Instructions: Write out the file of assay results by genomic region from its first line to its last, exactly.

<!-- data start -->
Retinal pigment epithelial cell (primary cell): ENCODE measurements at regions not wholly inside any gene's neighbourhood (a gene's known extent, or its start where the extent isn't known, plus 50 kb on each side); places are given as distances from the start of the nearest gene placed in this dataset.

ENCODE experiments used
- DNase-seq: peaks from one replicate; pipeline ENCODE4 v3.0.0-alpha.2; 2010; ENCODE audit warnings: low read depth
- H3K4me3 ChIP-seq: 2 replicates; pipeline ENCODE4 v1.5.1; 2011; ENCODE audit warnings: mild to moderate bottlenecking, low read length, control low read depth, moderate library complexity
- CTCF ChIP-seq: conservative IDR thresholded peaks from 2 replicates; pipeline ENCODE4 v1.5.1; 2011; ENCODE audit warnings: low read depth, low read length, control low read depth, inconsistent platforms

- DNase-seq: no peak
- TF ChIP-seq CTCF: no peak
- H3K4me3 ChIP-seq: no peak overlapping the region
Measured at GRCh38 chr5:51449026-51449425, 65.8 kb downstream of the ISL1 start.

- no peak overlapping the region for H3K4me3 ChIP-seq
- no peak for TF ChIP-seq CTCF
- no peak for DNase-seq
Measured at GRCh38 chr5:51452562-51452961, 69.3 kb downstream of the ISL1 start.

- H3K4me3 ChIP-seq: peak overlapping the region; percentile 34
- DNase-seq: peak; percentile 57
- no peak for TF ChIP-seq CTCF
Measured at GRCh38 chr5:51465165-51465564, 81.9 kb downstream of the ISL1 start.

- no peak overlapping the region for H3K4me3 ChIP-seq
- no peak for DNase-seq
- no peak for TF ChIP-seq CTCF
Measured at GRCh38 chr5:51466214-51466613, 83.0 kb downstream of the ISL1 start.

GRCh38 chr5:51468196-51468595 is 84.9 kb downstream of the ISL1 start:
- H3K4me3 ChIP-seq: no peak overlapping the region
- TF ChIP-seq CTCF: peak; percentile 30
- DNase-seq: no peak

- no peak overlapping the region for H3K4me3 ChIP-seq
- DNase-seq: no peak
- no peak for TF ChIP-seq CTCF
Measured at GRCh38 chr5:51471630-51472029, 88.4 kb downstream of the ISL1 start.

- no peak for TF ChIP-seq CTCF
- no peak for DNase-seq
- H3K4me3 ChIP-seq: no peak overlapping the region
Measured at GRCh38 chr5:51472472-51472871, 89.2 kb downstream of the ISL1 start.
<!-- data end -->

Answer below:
Retinal pigment epithelial cell (primary cell): ENCODE measurements at regions not wholly inside any gene's neighbourhood (a gene's known extent, or its start where the extent isn't known, plus 50 kb on each side); places are given as distances from the start of the nearest gene placed in this dataset.

ENCODE experiments used
- DNase-seq: peaks from one replicate; pipeline ENCODE4 v3.0.0-alpha.2; 2010; ENCODE audit warnings: low read depth
- H3K4me3 ChIP-seq: 2 replicates; pipeline ENCODE4 v1.5.1; 2011; ENCODE audit warnings: mild to moderate bottlenecking, low read length, control low read depth, moderate library complexity
- CTCF ChIP-seq: conservative IDR thresholded peaks from 2 replicates; pipeline ENCODE4 v1.5.1; 2011; ENCODE audit warnings: low read depth, low read length, control low read depth, inconsistent platforms

- DNase-seq: no peak
- TF ChIP-seq CTCF: no peak
- H3K4me3 ChIP-seq: no peak overlapping the region
Measured at GRCh38 chr5:51449026-51449425, 65.8 kb downstream of the ISL1 start.

- no peak overlapping the region for H3K4me3 ChIP-seq
- no peak for TF ChIP-seq CTCF
- no peak for DNase-seq
Measured at GRCh38 chr5:51452562-51452961, 69.3 kb downstream of the ISL1 start.

- H3K4me3 ChIP-seq: peak overlapping the region; percentile 34
- DNase-seq: peak; percentile 57
- no peak for TF ChIP-seq CTCF
Measured at GRCh38 chr5:51465165-51465564, 81.9 kb downstream of the ISL1 start.

- no peak overlapping the region for H3K4me3 ChIP-seq
- no peak for DNase-seq
- no peak for TF ChIP-seq CTCF
Measured at GRCh38 chr5:51466214-51466613, 83.0 kb downstream of the ISL1 start.

GRCh38 chr5:51468196-51468595 is 84.9 kb downstream of the ISL1 start:
- H3K4me3 ChIP-seq: no peak overlapping the region
- TF ChIP-seq CTCF: peak; percentile 30
- DNase-seq: no peak

- no peak overlapping the region for H3K4me3 ChIP-seq
- DNase-seq: no peak
- no peak for TF ChIP-seq CTCF
Measured at GRCh38 chr5:51471630-51472029, 88.4 kb downstream of the ISL1 start.

- no peak for TF ChIP-seq CTCF
- no peak for DNase-seq
- H3K4me3 ChIP-seq: no peak overlapping the region
Measured at GRCh38 chr5:51472472-51472871, 89.2 kb downstream of the ISL1 start.